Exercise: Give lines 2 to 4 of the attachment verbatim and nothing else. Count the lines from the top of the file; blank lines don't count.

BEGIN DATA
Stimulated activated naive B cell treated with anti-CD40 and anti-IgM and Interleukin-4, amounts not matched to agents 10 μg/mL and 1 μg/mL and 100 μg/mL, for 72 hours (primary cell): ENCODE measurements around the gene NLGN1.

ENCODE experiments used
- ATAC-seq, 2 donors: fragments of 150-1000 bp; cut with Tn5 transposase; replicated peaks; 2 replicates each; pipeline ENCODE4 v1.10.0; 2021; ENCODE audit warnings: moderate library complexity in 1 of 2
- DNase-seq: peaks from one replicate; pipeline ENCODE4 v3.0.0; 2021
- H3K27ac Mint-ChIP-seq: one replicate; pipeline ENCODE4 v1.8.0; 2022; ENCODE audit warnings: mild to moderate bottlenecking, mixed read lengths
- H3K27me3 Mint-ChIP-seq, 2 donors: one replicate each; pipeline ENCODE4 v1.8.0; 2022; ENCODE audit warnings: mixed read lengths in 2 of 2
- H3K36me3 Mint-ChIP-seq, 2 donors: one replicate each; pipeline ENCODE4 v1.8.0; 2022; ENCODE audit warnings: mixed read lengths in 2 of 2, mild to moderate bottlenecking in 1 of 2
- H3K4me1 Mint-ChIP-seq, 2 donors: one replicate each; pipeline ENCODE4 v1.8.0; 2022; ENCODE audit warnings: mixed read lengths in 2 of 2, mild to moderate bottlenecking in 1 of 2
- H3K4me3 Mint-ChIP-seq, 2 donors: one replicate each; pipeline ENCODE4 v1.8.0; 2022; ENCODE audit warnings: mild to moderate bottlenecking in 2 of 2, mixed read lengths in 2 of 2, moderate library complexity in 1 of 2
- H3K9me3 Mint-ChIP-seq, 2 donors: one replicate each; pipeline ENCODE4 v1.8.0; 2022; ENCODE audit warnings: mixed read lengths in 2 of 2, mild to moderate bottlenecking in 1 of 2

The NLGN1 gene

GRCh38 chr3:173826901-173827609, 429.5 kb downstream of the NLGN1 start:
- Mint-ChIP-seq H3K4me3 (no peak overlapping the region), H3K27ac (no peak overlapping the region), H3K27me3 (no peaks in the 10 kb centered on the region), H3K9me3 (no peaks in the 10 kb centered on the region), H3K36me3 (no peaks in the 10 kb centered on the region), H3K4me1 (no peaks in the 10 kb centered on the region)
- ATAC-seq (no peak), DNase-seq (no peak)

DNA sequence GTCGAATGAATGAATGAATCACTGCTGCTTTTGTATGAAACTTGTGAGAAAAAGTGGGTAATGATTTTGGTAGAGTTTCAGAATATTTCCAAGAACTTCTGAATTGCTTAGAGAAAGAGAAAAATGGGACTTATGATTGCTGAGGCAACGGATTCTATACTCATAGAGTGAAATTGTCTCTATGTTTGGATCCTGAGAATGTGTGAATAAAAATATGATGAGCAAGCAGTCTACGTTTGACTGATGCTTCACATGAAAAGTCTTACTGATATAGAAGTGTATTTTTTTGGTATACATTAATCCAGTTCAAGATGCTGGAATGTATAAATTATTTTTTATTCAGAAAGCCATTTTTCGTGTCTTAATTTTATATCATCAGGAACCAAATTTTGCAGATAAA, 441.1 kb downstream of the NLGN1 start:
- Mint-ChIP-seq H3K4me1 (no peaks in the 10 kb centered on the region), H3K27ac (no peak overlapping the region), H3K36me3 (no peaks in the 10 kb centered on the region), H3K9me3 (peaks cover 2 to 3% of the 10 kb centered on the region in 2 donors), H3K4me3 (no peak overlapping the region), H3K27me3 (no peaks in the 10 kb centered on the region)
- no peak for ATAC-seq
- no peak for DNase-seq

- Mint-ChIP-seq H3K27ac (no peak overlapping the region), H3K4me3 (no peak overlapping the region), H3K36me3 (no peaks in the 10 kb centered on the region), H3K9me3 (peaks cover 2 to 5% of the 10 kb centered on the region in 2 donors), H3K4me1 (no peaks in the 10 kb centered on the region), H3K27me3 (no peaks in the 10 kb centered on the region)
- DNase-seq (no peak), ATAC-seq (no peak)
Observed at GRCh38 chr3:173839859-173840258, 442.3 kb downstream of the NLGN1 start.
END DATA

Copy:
ENCODE experiments used
- ATAC-seq, 2 donors: fragments of 150-1000 bp; cut with Tn5 transposase; replicated peaks; 2 replicates each; pipeline ENCODE4 v1.10.0; 2021; ENCODE audit warnings: moderate library complexity in 1 of 2
- DNase-seq: peaks from one replicate; pipeline ENCODE4 v3.0.0; 2021